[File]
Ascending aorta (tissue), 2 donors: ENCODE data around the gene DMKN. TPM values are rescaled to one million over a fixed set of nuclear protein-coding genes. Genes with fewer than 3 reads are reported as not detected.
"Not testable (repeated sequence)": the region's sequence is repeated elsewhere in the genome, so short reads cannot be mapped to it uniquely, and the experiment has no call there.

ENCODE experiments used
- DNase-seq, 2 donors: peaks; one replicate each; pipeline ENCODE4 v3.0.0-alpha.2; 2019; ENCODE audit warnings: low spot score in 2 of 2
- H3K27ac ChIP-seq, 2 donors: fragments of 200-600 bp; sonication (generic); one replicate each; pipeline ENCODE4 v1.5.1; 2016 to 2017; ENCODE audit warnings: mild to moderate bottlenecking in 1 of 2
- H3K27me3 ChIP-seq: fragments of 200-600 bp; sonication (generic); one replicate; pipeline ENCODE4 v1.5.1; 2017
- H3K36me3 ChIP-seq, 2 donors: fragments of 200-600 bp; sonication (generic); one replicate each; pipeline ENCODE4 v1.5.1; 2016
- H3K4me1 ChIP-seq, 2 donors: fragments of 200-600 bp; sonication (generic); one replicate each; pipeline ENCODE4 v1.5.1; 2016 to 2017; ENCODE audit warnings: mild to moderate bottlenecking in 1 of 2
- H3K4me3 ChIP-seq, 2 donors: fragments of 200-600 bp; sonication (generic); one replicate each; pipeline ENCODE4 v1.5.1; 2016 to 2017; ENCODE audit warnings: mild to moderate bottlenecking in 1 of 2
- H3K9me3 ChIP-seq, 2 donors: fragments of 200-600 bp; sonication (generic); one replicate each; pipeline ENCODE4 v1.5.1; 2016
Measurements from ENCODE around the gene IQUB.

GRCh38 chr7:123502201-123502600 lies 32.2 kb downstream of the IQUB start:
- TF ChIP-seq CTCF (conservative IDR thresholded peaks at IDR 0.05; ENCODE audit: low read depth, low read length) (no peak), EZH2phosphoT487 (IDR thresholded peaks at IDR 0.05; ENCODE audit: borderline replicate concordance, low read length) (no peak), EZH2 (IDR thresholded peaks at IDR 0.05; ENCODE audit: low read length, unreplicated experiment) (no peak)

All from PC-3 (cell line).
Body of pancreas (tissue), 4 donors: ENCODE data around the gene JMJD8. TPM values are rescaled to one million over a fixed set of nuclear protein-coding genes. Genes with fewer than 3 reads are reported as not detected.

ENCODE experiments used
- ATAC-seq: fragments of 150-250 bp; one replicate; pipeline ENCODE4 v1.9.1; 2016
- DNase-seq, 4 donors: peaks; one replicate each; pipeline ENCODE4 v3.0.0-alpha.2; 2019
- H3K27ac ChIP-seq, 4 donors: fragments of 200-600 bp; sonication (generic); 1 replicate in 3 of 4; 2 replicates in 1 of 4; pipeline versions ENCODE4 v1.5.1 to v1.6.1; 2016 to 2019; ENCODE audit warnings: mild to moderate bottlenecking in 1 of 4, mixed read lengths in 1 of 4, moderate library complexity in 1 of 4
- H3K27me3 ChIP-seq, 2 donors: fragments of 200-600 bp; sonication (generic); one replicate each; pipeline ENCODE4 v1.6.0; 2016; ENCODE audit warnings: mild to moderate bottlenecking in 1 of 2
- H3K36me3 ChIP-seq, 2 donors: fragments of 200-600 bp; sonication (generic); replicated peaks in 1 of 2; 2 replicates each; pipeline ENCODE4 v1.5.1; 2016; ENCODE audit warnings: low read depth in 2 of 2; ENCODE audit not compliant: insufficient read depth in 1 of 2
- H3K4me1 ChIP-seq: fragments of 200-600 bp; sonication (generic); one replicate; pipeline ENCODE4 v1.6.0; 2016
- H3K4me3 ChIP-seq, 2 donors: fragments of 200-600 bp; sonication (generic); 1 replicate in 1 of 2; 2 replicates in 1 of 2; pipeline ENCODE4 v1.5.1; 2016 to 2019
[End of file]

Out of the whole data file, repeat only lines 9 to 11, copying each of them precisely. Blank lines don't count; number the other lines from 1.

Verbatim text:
- H3K4me3 ChIP-seq, 2 donors: fragments of 200-600 bp; sonication (generic); one replicate each; pipeline ENCODE4 v1.5.1; 2016 to 2017; ENCODE audit warnings: mild to moderate bottlenecking in 1 of 2
- H3K9me3 ChIP-seq, 2 donors: fragments of 200-600 bp; sonication (generic); one replicate each; pipeline ENCODE4 v1.5.1; 2016
Measurements from ENCODE around the gene IQUB.